World Cup effect hits City of London job market
LONDON (Reuters) – The World Cup soccer tournament proved a
big distraction for bankers in the City of London financial
center in June, causing an early lull in the job market,
according to a survey published on Friday.
July and August are traditionally quiet months for
recruitment as people put off decisions on moving jobs until
after the summer holiday season.
“However, with the World Cup falling in June, the
seasonality effect came into play a month early,” said
recruitment consultants Morgan McKinley in its monthly survey
of the City of London job market.
It said this contributed to a drop in the numbers of new
candidates of 15.3 percent when compared with May.
But the overall climate remained buoyant with 34 percent
more job vacancies in June this year compared with June 2005.
Investment banks have been hiring a lot of new staff this
year to cope with a boom in financial market activity and to
expand into new areas.
“We continue to experience unwavering demand from employers
to hire high caliber financial services professionals,” said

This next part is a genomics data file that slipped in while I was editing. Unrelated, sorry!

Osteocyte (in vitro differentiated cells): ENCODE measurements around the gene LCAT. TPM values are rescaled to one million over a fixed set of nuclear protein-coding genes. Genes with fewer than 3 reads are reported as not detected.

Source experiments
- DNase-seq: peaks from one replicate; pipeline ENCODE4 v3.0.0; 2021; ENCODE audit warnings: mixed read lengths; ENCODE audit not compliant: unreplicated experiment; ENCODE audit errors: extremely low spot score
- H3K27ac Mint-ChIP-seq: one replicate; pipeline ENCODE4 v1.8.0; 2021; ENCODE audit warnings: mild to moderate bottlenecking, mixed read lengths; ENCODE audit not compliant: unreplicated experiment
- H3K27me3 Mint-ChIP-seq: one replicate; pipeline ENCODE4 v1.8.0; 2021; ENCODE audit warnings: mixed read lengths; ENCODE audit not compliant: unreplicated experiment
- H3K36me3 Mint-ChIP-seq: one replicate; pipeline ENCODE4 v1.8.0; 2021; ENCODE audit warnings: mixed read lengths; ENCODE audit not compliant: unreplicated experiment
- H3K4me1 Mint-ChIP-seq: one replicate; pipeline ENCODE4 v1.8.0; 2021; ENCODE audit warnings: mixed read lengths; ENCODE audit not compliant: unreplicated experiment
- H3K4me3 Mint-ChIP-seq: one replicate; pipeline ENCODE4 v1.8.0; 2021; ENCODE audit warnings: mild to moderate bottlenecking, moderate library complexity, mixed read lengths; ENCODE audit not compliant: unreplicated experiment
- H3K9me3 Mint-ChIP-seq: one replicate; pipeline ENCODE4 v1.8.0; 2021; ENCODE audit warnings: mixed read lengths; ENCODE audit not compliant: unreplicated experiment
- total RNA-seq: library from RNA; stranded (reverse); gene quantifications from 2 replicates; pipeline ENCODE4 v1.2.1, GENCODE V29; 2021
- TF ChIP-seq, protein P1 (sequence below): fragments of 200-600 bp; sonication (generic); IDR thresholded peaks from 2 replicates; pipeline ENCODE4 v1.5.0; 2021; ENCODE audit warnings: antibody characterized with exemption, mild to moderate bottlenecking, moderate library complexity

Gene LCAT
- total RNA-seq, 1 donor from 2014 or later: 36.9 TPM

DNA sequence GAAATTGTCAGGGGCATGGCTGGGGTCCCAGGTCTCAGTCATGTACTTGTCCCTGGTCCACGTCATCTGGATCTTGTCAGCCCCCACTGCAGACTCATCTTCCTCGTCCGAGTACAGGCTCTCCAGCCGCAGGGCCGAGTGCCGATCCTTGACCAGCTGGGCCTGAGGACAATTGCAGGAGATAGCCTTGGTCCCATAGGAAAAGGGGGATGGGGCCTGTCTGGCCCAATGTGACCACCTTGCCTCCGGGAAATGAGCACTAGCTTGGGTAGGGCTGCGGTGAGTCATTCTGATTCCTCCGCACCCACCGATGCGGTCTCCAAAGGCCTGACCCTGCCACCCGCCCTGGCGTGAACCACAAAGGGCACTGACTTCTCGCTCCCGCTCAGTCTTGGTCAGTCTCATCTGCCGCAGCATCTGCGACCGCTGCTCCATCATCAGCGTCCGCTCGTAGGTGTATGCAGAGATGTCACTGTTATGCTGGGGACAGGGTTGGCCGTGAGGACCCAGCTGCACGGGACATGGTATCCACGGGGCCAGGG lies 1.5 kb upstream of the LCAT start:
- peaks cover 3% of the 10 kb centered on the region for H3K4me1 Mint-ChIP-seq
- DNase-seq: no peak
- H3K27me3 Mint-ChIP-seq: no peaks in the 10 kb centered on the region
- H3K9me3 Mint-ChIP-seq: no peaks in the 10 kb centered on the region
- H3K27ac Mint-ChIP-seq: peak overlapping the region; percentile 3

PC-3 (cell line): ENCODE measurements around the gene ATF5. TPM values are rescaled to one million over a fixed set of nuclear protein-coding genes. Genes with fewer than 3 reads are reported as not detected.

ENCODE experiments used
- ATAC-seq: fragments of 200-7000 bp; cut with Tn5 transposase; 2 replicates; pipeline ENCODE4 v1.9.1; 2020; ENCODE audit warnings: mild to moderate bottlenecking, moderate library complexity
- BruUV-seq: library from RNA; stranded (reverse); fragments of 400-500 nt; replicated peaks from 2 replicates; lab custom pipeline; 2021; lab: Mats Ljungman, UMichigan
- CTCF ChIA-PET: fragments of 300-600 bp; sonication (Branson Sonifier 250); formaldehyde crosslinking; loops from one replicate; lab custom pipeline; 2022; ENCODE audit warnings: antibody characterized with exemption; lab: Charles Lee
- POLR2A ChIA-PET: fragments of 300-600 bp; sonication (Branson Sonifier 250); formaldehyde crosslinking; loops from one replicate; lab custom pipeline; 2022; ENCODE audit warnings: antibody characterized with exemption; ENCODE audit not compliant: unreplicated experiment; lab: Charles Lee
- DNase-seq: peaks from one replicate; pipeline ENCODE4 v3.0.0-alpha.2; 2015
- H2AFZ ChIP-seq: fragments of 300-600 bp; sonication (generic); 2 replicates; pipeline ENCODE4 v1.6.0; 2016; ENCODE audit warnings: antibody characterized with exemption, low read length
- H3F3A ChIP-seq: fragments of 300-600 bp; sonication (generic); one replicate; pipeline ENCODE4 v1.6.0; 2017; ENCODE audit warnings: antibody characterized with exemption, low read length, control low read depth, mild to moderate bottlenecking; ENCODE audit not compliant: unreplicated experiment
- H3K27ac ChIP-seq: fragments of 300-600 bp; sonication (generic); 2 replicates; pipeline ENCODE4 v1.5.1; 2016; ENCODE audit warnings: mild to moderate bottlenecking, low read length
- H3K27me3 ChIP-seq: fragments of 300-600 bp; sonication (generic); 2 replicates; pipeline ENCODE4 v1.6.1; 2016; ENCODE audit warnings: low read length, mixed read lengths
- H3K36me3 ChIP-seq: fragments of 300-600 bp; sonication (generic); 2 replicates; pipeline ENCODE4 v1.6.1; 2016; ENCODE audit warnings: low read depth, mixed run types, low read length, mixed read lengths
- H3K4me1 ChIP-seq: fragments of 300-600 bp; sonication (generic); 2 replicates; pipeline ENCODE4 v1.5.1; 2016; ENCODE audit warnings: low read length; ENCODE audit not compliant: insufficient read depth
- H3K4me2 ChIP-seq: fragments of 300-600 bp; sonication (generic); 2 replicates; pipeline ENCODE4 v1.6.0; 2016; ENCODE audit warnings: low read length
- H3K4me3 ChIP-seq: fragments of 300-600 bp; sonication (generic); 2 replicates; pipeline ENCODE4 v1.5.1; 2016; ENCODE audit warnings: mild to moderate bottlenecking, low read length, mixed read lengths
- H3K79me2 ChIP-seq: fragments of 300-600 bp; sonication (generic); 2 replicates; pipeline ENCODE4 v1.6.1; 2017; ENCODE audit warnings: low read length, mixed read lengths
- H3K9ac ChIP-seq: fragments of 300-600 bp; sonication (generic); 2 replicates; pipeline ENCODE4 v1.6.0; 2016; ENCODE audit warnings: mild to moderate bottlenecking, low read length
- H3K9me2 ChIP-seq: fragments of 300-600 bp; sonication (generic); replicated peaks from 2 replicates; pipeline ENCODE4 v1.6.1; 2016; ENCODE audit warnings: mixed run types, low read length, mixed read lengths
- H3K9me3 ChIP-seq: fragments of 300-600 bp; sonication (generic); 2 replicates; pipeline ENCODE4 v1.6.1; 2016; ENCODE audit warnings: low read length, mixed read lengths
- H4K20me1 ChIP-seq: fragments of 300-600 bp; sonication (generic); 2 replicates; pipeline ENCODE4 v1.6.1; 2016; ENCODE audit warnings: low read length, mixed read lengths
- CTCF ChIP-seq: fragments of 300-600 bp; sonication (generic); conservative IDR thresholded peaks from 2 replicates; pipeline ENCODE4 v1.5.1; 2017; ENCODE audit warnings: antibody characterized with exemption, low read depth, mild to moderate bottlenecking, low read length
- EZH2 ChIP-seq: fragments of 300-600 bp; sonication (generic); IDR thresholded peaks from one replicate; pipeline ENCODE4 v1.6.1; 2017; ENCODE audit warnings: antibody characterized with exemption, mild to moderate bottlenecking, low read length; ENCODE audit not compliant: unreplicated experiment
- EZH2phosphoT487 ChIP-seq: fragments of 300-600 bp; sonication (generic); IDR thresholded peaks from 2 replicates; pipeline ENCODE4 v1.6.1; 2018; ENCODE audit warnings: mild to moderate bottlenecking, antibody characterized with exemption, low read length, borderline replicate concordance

Morgan McKinley Chief Executive Robert Thesiger.
He said the average City of London salary stood at 50,214
pounds in June, the first time it has stayed above 50,000
pounds for four months in a row.
Senior bankers earn far more than that, with some
high-fliers taking home multi-million-pound packages including
big annual bonus payments.
Support staff are also in demand, with salaries for support
and administration staff rising 7 percent on the previous
The average investment banking back-office job now commands
a salary of just under 30,000 pounds.
The monthly survey is based on Morgan McKinley’s weekly
records of new permanent job vacancies and new candidates
registering with the firm for permanent employment.
Statistics for the full market are worked out using Morgan
McKinley’s market share.